Nearly 5,000 people enter the United States every year as religious workers, but due to extensive backlogs in the processing of their visa petitions, many face an uncertain future. The religious worker visa process, however, is by no means an easy path to navigate but remains a critical part of religious organizations in the United States for the continued recruitment of ministers, religious workers, priests, and others who serve within a religious vocation.
The R-1 Visa Process
The primary mechanism through which religious workers initially gain legal status in the United States is through the R-1 visa. This visa allows non-immigrants to enter the United States temporarily to be employed at least part-time by a bona fide nonprofit religious organization in the United States, working solely as a minister, in a religious vocation, or in a religious occupation. Generally, an individual may be classified as an R-1 nonimmigrant if the following apply:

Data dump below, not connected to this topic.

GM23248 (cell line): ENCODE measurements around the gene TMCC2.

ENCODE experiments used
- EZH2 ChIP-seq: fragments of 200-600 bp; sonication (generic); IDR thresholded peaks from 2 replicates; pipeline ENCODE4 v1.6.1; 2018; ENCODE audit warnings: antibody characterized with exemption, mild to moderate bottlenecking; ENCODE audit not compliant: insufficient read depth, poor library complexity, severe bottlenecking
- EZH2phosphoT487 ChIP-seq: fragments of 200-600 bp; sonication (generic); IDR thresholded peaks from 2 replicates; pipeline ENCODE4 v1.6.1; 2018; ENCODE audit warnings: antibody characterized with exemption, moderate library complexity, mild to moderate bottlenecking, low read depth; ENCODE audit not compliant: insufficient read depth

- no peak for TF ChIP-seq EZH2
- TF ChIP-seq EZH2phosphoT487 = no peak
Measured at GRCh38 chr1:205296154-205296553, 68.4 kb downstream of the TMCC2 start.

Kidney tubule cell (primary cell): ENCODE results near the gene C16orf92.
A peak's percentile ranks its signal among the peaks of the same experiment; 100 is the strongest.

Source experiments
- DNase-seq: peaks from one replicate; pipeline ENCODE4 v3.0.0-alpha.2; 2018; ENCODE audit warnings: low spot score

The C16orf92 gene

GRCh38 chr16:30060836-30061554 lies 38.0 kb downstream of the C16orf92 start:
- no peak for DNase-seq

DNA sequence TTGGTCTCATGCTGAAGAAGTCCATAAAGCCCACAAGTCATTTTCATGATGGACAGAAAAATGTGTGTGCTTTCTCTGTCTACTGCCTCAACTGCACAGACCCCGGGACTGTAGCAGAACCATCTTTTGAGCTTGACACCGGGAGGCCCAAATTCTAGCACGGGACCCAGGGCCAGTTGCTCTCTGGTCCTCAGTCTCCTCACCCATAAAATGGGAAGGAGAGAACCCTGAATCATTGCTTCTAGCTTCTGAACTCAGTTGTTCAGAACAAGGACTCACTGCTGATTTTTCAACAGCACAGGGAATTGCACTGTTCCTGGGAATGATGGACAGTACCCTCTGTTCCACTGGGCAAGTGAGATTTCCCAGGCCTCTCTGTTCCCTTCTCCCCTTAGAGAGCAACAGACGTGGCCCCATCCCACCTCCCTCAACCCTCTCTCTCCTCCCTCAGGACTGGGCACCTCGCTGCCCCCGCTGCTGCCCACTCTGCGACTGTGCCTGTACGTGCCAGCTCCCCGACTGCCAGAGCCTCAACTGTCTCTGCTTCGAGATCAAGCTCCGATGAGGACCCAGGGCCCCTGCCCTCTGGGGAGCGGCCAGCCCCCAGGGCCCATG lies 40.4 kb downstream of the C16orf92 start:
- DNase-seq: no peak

- Will be employed by a nonprofit religious organization in the United States (or a nonprofit organization that is affiliated with a religious organization in the United States);
- Has been a member of a religious denomination having a bona fide nonprofit religious organization in the United States for at least two years immediately before filing the petition;
- Will work in the United States in at least a part-time position (an average of at least 20 hours per week);
- Is a minister or will be working in a religious vocation or occupation;
- Will work for the employer who files the petition to classify them as an R-1 nonimmigrant; and
- Will not work in any other capacity except as a religious worker.